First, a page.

process of wearable system, but identifying walking still required PC-based
presents an algorithm design for real-time physical activity identification
with accelerometric measurement. The algorithm is implemented in a
microprocessor-based portable motion measuring device to identify targeted
physical activity items among a subject’s activities in free-living environment.
These activities include three still posture (sitting still, standing still and
lying still), four postural transitions (sit-to-stand, stand-to-sit,
lie-to-sit, sit-to-lie), turn when lying and walking. In addition, fall
detection is also featured in this algorithm. All the targeted items identified
are processed in real-time process with wearable system. Preliminary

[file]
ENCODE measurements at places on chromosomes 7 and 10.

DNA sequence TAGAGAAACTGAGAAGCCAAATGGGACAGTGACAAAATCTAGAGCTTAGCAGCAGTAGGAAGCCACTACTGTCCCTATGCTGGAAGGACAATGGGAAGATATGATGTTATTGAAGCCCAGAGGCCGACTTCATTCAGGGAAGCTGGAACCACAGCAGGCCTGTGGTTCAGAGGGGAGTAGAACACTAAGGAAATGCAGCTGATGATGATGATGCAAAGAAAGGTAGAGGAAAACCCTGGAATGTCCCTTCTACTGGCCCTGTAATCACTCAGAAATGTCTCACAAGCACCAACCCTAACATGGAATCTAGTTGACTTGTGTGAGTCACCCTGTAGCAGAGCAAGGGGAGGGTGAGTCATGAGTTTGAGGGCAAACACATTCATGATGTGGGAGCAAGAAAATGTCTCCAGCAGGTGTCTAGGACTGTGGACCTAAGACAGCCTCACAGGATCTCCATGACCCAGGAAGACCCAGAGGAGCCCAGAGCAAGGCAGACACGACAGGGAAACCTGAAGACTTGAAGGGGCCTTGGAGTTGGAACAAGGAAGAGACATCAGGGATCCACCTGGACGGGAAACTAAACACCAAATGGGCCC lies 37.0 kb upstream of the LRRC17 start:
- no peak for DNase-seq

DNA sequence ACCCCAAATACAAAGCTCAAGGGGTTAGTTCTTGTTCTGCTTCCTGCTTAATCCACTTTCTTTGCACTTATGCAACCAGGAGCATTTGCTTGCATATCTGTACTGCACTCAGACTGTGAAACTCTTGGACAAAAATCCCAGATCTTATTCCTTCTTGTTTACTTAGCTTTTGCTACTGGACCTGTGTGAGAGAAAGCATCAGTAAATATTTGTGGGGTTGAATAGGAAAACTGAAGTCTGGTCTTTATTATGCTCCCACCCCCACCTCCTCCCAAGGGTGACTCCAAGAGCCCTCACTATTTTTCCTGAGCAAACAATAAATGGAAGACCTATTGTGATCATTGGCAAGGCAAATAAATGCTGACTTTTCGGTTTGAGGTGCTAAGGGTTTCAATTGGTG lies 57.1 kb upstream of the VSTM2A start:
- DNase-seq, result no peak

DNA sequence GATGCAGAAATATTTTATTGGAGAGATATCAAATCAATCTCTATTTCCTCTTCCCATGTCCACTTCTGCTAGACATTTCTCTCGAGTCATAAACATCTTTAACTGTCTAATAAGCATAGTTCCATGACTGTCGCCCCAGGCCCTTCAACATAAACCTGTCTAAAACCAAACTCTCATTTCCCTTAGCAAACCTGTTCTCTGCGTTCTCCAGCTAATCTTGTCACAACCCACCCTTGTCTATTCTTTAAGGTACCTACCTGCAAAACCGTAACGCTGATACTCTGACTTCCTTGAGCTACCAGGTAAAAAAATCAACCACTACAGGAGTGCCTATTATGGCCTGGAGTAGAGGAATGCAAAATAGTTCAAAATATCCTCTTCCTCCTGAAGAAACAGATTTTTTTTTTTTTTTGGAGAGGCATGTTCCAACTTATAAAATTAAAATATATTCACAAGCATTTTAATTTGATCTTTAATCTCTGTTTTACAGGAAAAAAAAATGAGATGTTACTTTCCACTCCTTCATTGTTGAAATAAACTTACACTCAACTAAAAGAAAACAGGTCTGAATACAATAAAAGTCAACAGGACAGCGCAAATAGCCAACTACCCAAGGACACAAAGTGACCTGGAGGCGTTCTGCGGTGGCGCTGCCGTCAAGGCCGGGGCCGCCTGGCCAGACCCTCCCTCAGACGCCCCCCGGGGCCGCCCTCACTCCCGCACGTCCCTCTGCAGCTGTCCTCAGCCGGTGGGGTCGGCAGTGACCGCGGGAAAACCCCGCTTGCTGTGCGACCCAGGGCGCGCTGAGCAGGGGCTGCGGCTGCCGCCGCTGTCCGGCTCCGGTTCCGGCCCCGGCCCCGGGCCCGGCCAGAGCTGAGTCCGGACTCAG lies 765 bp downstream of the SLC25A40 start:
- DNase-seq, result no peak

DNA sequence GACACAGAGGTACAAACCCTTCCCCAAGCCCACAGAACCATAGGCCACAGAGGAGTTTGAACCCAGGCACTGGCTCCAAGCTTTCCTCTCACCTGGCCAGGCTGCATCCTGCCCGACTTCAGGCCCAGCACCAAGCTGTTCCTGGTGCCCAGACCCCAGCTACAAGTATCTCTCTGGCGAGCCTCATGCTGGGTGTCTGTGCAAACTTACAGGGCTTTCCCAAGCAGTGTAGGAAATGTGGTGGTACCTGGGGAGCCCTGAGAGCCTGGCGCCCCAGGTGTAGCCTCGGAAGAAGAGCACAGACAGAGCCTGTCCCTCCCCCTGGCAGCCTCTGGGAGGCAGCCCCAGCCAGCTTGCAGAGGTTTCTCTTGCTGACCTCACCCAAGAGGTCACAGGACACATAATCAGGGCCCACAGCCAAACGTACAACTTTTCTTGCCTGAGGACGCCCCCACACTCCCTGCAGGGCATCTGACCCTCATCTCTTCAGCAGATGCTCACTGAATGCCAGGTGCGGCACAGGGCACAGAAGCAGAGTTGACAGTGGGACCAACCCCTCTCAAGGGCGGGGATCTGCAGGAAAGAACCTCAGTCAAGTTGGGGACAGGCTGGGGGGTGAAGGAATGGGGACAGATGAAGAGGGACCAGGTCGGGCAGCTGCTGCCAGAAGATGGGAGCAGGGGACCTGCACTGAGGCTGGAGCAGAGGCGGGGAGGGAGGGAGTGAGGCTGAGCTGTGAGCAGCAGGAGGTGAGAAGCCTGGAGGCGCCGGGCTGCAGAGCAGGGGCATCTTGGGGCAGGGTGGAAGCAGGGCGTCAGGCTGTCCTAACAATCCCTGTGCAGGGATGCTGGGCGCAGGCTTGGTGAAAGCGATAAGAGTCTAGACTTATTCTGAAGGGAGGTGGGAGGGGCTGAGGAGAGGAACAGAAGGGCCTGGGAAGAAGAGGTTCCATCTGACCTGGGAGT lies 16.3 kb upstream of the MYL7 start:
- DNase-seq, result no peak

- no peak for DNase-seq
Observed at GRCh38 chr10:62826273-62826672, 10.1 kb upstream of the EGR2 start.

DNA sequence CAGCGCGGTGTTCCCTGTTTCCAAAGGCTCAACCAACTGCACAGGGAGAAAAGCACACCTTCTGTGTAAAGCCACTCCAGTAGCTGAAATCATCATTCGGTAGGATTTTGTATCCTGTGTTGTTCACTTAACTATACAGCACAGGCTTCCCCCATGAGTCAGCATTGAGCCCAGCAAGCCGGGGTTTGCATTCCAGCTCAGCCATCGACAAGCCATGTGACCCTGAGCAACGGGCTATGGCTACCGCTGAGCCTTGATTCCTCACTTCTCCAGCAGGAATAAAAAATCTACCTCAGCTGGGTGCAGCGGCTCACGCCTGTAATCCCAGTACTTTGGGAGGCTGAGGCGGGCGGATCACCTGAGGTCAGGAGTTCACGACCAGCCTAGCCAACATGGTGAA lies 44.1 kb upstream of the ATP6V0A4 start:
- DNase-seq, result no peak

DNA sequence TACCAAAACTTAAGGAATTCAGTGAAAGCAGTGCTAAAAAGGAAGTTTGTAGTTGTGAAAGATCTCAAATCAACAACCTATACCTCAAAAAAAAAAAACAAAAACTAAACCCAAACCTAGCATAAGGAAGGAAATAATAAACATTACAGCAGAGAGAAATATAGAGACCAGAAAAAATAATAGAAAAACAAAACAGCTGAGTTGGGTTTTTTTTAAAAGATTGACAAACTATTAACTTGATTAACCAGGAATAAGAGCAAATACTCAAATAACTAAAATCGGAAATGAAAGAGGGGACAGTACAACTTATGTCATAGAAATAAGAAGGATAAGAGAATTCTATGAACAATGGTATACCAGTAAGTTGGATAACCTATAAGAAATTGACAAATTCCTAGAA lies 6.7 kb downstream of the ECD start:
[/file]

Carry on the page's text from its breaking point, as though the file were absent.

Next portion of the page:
performance test was conducted to verify the identification accuracy in
laboratory-based phase. Results and further improvement was also discussed.
motion detection device was designed to measure human activities. The device
mainly consists of a PIC microprocessor (PIC18F6722, Microchip
Inc.)and a motion sensor module, and is packaged in the size of 100mm×60mm×25mm
(excluding the battery cartridge) with 140g in total weight. The motion sensor module
utilizes a miniature tri-axial accelerometer (KXM52-1050, Kionix Inc.) which functions on the principle of differential
capacitance in response to motion and constant gravity for measuring both
acceleration and inclination. The device is attached to the pants’ belt at
waist level because this position is close to the center of gravity of the body
[Meijer et al., 1991; Bouten et al., 1997; Najafi, et al., 2002; Karantonis et
The analog signals
of the sensor outputs are low pass filtered at 50Hz (-3dB) to reject noise
spikes and then directed to the PIC microprocessor for data sampling with 10-bit
60Hz A/D conversion. The PIC microprocessor cyclically processes real-time